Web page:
Background: Joint stability is one of the goals of any joint replacement. The contribution of prosthesis design to sagittal stability in total knee arthroplasty (TKA) has emerged as an area of interest. The purpose of this study was to evaluate the sagittal stability of four prosthesis types and determine the effect on patient reported outcome measures (PROMs).
Methods: A matched-cohort cross-sectional study was performed on 60 patients after TKA at 1-year follow-up. Three surgeons performed 10 medially stabilized (MS) TKA and 10 non-MS TKA. Sagittal stability was assessed by a blinded observer using a KT-1000 arthrometer, Lachman's test, and the anterior drawer test. PROMs (Oxford, Knee Injury and Osteoarthritis Outcome Score, Western Ontario and McMaster Universities Osteoarthritis Index, Forgotten joint score) and visual analog scale assessed function and satisfaction.
Results: MS TKA had significantly decreased translation on KT-1000 and improved stability compared with non-MS TKA (P < .05). Increased PROMs were demonstrated in the MS TKA group compared with the non-MS TKA group (P < .05). When divided based on objective stability, regardless of the prosthesis type, patients with a stable knee had superior PROMs (P < .05), particularly in sport-related questions.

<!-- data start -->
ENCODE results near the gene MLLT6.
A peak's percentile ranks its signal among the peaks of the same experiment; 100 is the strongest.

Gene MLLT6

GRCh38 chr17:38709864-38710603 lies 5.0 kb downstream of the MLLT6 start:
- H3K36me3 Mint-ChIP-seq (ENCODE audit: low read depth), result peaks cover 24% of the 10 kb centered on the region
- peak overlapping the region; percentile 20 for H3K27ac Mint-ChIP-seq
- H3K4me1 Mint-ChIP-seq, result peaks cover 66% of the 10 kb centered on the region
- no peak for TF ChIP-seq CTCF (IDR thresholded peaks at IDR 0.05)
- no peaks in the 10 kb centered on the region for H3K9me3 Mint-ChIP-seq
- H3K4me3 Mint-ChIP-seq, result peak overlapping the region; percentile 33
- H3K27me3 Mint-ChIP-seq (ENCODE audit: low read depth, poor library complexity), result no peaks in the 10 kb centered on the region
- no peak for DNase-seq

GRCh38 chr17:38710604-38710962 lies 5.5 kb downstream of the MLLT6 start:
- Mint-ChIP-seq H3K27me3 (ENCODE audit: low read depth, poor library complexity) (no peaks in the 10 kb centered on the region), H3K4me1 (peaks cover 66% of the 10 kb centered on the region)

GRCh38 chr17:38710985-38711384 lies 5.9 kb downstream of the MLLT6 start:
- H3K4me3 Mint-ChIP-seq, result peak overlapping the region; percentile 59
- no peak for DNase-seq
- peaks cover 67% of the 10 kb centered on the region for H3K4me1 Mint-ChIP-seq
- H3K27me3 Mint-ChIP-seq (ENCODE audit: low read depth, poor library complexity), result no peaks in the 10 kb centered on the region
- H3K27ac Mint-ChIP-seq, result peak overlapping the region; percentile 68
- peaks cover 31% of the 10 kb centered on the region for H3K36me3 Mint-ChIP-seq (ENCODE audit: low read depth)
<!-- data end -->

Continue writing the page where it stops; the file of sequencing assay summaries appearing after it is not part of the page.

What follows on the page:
Conclusion: The MS TKA had significantly greater sagittal stability, improved PROMs, and satisfaction compared with non-MS TKA. Independent of prosthesis design, patients with greater sagittal stability demonstrated improved PROMs.
Keywords: KT-1000; medial pivot; medially stabilized; patient reported outcome measures; sagittal stability; total knee arthroplasty.
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